There are situations in which companies have multiple clusters that are managed individually. Why have clusters of clusters, and how does virtualization come in to make them more manageable?
Becker: When you have different installations or you have distinct libraries, you need to have installed for different applications. Those are two different installations that should be managed as different installations.
But, if you have a hundred machines that are all running similar installations, you should never think about managing that as a hundred separate installations, but instead as a single one.
With virtual machines, now you have to manage all of the contents of the internal machines. I say treat it like a cluster and manage it that way. If you do this right -- rather than having a full install on each virtual machine and not being able to chair those nearly identical installs -- and you manage them as special purpose application nodes as we do on our cluster system, you identify which libraries and executables are identical. Now you have the opportunity to share those virtual memory regions, even though accomplishing that involves some extra system work.
I've been hearing a lot about I/O problems that may occur as virtualization use increases. Do you think it will be a big issue?
Becker: Before, only people running computational clusters really worried about distributed file systems. Now, everybody running virtual machines has to think about it and has to worry about whether or not they need to distribute the file system.
If you run separate full virtual machines or paravirtualized machines, you do have that problem. File system consistency issues might drive people to use more of a container-based approach rather than running separate kernels inside each virtual machine.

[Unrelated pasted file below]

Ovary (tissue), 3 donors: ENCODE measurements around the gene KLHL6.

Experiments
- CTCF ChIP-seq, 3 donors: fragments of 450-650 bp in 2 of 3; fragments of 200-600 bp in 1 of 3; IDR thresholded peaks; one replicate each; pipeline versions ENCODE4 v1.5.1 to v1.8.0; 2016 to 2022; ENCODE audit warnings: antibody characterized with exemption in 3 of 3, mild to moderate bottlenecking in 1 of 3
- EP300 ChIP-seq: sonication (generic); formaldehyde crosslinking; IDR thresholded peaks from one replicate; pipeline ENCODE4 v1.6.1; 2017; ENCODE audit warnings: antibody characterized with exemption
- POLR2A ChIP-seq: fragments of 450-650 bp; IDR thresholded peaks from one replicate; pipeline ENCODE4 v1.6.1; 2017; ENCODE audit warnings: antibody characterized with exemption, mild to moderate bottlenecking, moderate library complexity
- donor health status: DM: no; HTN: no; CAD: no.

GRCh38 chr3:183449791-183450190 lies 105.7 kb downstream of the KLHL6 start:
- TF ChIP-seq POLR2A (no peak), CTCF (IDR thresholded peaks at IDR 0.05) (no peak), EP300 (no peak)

But I don't see it as a crisis. It's the same kind of problem people running clusters have faced for years. Admittedly, it's not been solved very well up to this point.
Are you saying that virtualization isn't going to solve management complexity problems, which IT managers face as a result of server glut? Will it actually create more issues?
Becker: Virtualization doesn't solve any problems.
For example, some people talk about virtualization in terms of being able to predict a machine is about to fail and migrating that virtual machine off that physical machine. That completely ignores the I/O problem. If you have a virtual machine on the physical machine, you're probably using local file systems on that machine. If you migrated off that physical machine, you have to forward all of the I/O -- which is painfully difficult to do -- or have it already set up to use a network file system, remote I/O or network-attached storage.
A lot of people don't think this through and realize that you have to have one of those things, remote storage or network storage, if you want to migrate virtual machines. That's going to be a significant performance hit.